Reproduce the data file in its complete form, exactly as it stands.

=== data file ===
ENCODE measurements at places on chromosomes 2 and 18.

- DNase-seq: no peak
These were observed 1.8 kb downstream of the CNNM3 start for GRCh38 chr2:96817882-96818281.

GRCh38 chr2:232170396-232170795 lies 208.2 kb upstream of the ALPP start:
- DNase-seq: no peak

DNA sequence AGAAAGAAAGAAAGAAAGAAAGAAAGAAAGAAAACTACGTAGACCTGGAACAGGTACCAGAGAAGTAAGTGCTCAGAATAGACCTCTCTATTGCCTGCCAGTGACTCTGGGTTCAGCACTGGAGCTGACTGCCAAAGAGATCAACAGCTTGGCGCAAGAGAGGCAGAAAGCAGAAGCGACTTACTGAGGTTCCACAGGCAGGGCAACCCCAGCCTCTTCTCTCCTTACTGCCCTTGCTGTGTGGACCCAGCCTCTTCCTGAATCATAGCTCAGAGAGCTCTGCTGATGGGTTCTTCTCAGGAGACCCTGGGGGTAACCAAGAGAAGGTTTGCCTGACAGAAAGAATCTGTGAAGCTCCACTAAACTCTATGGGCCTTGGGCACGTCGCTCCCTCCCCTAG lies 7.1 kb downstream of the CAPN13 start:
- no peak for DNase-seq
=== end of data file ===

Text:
ENCODE measurements at places on chromosomes 2 and 18.

- DNase-seq: no peak
These were observed 1.8 kb downstream of the CNNM3 start for GRCh38 chr2:96817882-96818281.

GRCh38 chr2:232170396-232170795 lies 208.2 kb upstream of the ALPP start:
- DNase-seq: no peak

DNA sequence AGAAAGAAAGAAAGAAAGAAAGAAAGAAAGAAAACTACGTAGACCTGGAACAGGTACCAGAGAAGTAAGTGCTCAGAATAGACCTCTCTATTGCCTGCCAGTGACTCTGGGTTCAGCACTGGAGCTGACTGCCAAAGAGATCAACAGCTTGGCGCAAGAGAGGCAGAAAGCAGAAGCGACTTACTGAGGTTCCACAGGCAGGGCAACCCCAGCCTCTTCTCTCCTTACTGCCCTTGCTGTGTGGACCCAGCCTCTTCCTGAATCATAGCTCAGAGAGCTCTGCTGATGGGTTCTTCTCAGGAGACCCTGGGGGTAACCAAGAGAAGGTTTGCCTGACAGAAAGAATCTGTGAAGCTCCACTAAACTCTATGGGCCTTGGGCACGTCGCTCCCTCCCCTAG lies 7.1 kb downstream of the CAPN13 start:
- no peak for DNase-seq